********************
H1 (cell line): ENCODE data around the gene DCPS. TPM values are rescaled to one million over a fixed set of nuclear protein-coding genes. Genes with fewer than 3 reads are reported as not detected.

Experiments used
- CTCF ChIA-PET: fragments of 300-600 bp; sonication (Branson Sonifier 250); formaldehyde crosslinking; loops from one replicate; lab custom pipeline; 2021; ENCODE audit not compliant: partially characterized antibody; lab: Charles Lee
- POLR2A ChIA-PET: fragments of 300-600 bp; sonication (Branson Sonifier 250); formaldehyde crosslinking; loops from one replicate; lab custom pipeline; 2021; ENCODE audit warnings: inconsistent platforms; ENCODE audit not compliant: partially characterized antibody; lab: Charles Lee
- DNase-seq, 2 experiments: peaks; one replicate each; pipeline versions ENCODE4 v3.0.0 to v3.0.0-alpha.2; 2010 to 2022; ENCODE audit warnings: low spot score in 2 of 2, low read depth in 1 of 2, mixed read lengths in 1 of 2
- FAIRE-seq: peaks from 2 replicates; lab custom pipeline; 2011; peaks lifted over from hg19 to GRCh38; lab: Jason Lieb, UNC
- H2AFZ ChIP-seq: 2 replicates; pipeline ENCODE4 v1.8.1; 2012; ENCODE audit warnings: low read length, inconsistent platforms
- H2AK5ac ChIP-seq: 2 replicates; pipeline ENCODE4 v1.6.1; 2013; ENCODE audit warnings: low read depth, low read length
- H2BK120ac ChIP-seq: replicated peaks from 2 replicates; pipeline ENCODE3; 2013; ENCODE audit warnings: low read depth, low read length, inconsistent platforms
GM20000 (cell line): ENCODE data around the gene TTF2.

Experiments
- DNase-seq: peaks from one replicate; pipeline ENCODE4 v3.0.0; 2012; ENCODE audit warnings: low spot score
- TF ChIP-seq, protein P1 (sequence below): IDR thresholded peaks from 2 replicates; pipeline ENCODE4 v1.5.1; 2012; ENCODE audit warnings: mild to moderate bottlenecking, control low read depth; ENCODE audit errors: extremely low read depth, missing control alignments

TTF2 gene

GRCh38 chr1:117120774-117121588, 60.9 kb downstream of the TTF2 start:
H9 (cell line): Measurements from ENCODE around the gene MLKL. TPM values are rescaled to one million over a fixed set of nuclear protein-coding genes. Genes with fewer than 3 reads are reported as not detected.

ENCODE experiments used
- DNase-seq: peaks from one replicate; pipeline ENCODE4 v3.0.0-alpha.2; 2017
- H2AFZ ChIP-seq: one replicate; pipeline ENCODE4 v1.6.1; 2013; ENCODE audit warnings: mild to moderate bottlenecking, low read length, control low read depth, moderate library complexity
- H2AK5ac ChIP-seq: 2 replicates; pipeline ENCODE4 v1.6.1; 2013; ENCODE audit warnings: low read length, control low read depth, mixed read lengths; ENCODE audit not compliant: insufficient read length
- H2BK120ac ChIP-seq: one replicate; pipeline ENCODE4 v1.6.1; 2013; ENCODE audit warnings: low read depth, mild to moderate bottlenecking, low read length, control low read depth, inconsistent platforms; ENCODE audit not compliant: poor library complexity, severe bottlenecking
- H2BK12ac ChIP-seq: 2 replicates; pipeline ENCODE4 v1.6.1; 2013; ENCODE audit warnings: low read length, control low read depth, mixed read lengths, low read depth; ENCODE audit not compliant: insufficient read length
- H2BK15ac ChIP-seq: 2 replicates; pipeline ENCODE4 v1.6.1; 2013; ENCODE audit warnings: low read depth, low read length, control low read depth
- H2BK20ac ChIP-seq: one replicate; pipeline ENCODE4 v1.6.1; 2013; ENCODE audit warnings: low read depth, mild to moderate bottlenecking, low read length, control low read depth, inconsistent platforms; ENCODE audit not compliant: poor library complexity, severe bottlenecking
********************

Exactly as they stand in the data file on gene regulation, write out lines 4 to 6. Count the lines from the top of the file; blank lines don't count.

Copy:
- POLR2A ChIA-PET: fragments of 300-600 bp; sonication (Branson Sonifier 250); formaldehyde crosslinking; loops from one replicate; lab custom pipeline; 2021; ENCODE audit warnings: inconsistent platforms; ENCODE audit not compliant: partially characterized antibody; lab: Charles Lee
- DNase-seq, 2 experiments: peaks; one replicate each; pipeline versions ENCODE4 v3.0.0 to v3.0.0-alpha.2; 2010 to 2022; ENCODE audit warnings: low spot score in 2 of 2, low read depth in 1 of 2, mixed read lengths in 1 of 2
- FAIRE-seq: peaks from 2 replicates; lab custom pipeline; 2011; peaks lifted over from hg19 to GRCh38; lab: Jason Lieb, UNC